We speak with Melinda Mills, Director of the Leverhulme Centre for Demographic Science at the University of Oxford and lead author of the British Academy and Royal Society report on Vaccine Deployment. She calls for open dialogue about vaccine concerns and the need to help people spot misinformation.
How did the Vaccine Deployment report come about and what are the main findings?
Melinda Mills: I am part of SET-C (Science in Emergencies Tasking – COVID-19) a group set up by the Royal Society to respond to requests for rapid science advice on current and future problems tackling the pandemic from the Government Office for Science (UK).
To date, the main focus has been on developing and distributing COVID-19 vaccines. Now, we need to think about deployment and behavioural reactions to that deployment.
The report systematically reviews scientific evidence on vaccine uptake. We found five behavioural factors affecting vaccine uptake (the 5 ‘C’s): convenience, people have to be able to access it easily, be able to take time off work, for example; complacency, a large number of people are unlikely to take the vaccine because they don’t feel at risk; confidence, lack of trust in the safety of the vaccine; context, different groups (ethnic, sociodemographic, religious) interact differently with vaccines; and communication, there is a need to move away from passive communication to a dialogue around the new vaccines.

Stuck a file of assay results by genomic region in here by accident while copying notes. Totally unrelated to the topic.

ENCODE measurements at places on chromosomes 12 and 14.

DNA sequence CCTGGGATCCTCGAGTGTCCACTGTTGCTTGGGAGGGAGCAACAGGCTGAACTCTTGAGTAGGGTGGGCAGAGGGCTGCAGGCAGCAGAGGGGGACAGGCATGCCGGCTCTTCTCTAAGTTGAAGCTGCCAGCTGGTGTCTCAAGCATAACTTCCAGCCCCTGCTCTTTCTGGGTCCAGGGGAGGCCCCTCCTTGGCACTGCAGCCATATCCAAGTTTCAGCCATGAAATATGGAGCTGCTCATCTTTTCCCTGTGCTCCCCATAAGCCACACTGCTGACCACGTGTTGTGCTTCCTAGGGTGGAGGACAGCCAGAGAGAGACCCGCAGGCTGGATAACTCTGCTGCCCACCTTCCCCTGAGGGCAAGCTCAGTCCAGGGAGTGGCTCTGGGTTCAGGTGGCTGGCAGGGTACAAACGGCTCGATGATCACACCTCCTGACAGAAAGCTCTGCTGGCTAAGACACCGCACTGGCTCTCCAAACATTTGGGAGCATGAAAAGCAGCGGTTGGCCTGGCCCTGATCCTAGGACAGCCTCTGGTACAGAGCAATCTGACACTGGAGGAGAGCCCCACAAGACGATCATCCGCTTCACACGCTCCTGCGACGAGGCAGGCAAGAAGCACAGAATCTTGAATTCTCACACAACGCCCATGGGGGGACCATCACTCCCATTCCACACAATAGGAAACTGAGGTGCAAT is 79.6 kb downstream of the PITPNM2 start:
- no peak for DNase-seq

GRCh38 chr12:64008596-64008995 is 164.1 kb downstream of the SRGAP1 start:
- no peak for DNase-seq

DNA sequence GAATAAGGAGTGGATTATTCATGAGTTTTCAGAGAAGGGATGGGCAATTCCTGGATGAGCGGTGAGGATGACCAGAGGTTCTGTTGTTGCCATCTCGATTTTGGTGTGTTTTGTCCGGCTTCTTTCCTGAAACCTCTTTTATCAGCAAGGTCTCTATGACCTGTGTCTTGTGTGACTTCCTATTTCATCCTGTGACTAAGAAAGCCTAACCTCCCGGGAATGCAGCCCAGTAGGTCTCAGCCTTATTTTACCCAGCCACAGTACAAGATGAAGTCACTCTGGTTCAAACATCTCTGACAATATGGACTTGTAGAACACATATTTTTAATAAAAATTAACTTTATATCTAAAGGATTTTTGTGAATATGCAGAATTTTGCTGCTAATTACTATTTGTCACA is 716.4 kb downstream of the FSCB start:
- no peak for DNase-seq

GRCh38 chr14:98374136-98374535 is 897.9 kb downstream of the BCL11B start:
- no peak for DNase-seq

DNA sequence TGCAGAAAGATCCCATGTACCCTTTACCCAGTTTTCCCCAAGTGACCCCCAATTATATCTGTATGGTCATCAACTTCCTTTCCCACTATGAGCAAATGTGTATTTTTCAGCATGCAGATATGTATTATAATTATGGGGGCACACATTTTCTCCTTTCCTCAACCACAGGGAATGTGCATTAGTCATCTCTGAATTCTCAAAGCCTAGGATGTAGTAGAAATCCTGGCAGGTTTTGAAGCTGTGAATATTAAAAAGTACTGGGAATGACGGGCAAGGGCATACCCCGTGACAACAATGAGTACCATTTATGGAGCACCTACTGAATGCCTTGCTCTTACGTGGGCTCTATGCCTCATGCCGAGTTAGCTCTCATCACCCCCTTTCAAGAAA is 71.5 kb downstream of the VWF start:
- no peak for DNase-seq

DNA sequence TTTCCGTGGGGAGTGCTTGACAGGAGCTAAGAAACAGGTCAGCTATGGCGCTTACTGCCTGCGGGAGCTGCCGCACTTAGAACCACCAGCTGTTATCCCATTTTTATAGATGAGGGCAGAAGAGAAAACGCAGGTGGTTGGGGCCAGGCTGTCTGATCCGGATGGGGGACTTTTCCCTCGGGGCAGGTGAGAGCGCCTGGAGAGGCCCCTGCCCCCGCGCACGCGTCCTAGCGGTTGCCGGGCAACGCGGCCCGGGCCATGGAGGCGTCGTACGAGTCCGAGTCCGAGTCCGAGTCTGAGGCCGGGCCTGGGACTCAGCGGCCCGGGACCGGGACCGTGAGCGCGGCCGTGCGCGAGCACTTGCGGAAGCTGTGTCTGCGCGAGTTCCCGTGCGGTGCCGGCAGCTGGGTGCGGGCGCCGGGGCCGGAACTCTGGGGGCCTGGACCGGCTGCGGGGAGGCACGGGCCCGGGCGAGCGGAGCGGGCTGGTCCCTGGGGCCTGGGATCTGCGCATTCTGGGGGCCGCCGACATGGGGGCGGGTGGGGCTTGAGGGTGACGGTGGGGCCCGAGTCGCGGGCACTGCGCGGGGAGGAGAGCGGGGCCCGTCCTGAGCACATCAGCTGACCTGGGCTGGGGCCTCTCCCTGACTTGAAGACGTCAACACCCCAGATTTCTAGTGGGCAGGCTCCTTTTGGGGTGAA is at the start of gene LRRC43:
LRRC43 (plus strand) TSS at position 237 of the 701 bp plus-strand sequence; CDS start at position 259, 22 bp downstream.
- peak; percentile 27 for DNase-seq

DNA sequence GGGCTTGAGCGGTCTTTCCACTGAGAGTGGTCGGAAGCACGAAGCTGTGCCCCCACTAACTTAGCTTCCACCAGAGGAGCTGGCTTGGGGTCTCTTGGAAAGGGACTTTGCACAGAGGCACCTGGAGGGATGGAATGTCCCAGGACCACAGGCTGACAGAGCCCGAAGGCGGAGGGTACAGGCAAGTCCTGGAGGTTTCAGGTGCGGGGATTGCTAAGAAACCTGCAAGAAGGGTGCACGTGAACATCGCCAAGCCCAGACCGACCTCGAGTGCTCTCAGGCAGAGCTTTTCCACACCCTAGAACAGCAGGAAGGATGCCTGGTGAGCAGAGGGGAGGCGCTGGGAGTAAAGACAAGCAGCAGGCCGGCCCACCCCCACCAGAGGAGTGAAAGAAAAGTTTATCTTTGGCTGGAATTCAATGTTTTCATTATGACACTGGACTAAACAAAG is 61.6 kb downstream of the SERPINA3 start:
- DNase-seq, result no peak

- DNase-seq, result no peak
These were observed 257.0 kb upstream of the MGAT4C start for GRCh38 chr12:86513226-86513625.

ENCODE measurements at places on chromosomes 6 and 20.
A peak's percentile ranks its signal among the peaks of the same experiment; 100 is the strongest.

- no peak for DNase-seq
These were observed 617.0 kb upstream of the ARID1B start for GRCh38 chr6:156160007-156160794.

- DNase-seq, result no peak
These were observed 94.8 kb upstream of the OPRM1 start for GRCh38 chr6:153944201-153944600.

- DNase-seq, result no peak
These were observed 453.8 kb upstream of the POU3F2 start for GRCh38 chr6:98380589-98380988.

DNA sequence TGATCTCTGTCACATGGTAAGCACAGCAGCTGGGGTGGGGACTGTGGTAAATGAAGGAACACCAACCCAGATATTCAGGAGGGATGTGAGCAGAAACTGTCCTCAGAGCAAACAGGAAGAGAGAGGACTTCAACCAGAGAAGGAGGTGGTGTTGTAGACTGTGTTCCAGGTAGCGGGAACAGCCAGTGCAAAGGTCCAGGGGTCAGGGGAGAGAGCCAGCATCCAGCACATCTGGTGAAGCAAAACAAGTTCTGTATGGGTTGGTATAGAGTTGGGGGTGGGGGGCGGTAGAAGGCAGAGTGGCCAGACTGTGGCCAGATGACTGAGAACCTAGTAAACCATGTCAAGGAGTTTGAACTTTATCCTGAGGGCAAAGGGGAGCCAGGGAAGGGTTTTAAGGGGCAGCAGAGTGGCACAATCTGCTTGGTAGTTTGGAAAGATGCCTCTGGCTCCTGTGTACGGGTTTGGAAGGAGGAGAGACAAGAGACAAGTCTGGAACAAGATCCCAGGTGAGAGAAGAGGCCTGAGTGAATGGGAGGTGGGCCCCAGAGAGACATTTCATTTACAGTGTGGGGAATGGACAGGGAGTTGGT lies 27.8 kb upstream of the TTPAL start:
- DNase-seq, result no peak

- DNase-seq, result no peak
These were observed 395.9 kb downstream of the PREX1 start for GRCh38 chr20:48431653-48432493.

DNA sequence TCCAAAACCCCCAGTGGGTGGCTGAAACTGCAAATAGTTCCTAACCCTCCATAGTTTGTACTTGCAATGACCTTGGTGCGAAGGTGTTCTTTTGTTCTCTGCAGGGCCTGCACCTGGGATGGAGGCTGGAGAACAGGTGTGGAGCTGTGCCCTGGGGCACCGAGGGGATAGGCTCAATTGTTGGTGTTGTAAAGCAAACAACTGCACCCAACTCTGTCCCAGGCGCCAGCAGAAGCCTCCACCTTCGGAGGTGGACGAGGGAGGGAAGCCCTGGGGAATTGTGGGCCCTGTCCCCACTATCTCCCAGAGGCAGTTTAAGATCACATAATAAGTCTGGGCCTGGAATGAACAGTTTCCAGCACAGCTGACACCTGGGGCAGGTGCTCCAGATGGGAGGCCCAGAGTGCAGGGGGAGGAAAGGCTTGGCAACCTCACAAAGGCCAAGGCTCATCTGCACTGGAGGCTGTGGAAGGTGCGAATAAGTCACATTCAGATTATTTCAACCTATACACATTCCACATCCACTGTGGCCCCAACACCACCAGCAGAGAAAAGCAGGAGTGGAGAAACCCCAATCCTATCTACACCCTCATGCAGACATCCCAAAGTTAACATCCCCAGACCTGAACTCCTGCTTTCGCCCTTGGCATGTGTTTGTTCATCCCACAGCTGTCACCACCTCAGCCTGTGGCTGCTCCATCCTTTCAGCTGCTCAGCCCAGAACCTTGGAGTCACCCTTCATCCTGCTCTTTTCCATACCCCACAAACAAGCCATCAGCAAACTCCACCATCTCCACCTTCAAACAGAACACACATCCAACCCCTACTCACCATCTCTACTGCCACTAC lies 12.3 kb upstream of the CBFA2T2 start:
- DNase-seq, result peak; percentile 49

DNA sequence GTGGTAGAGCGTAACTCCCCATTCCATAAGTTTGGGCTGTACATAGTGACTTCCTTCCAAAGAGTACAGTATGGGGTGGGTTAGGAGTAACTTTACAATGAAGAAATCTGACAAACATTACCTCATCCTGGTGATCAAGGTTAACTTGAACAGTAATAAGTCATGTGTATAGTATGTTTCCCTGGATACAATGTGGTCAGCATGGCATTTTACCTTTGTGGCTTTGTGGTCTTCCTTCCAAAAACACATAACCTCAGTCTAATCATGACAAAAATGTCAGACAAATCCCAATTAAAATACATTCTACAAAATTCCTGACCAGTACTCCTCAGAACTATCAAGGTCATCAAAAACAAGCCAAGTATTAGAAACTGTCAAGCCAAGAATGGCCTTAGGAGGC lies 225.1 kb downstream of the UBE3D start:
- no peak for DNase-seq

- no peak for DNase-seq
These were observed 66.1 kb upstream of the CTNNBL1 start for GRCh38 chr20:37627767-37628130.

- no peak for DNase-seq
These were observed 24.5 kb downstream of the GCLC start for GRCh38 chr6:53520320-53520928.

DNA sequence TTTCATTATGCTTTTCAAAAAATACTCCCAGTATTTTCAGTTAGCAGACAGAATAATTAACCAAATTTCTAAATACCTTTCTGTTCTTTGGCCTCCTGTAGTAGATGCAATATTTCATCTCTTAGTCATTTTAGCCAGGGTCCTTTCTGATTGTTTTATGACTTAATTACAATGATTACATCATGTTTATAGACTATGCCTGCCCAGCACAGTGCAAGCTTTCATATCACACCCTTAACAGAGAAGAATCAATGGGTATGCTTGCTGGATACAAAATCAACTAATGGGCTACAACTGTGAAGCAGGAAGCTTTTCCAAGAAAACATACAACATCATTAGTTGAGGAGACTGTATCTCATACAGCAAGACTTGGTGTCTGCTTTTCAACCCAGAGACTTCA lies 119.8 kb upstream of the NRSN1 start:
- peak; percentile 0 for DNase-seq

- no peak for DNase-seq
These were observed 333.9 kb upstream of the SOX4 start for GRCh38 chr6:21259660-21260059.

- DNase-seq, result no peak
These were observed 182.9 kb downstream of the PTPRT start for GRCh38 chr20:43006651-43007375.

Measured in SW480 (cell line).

There will be multiple vaccines against COVID-19 and people have a legitimate knowledge void and questions that need to be answered. The report calls for open dialogue, not just about safety concerns but also about ethics and equity in vaccine allocation.
The report also looked at anti-vaxxers, misinformation and conspiracy theories. Back in February, the WHO Director-General Tedros Adhanom Ghebreyesus announced that we are not just fighting an epidemic but also an infodemic. We found that misinformation around vaccines is characterised by: distrust of science, pharmaceutical companies and governments; the use of simplistic straightforward explanations, like ‘it makes you infertile’ a statement that went around for a long time before it was banned; the use of emotion and personal narratives; and ‘echo chambers’. As online platforms are designed to tailor content to individual interests and beliefs, there is a polarisation that exacerbates and reinforces misunderstanding about scientific facts.